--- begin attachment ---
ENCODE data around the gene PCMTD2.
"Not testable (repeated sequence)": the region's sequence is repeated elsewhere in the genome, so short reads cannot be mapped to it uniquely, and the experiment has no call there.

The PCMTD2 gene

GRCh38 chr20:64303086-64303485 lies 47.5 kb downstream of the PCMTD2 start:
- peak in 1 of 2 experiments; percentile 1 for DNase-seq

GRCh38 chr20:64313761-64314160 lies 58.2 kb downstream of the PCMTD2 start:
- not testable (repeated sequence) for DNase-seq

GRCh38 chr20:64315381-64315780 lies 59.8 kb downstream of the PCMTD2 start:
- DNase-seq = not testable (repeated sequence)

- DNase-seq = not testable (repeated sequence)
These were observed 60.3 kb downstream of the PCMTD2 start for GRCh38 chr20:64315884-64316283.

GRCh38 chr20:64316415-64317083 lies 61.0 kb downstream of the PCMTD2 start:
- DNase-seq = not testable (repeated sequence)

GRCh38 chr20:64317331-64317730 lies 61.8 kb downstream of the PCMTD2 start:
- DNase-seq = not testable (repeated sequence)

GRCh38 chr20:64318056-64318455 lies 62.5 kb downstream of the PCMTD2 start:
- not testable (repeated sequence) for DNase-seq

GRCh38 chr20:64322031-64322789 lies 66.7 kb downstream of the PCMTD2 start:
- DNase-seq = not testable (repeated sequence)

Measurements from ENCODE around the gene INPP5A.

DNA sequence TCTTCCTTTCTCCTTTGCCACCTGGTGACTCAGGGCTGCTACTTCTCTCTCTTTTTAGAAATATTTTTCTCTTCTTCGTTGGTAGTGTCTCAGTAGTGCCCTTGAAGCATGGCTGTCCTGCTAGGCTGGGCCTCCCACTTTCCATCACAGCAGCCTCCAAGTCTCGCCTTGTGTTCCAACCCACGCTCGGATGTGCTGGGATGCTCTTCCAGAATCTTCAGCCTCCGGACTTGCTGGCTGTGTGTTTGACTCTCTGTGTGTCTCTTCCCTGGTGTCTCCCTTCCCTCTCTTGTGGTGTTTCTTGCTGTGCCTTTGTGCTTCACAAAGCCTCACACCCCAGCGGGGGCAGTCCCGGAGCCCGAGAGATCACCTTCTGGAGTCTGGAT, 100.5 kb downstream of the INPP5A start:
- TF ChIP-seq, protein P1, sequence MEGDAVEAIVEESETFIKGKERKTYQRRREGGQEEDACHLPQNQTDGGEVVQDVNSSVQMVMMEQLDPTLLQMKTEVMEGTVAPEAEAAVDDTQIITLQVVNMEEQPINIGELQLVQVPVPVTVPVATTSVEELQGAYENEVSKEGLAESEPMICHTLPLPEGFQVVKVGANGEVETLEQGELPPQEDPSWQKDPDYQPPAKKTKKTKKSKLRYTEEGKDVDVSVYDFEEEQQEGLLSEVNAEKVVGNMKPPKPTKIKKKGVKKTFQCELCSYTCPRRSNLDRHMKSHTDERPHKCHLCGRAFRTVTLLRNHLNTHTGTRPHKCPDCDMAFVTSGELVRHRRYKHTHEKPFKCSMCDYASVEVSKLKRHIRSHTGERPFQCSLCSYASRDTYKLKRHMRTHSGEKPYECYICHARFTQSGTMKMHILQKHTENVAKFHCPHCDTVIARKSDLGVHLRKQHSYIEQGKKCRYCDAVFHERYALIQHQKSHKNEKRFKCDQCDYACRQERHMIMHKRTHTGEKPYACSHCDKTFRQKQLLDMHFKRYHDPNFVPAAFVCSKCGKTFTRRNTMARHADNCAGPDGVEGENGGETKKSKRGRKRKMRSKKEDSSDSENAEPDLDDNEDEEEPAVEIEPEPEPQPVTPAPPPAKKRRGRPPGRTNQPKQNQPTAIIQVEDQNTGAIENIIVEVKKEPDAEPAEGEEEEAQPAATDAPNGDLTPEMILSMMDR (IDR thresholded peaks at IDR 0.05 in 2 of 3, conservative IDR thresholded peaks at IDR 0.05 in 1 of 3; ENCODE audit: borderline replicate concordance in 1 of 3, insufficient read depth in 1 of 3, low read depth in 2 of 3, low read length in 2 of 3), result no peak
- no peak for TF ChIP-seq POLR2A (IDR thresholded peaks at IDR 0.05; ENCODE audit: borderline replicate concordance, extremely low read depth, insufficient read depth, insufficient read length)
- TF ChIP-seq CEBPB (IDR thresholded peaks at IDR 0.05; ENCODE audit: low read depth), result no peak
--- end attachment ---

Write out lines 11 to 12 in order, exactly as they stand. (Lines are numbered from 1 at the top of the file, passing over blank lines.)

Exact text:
These were observed 60.3 kb downstream of the PCMTD2 start for GRCh38 chr20:64315884-64316283.

GRCh38 chr20:64316415-64317083 lies 61.0 kb downstream of the PCMTD2 start: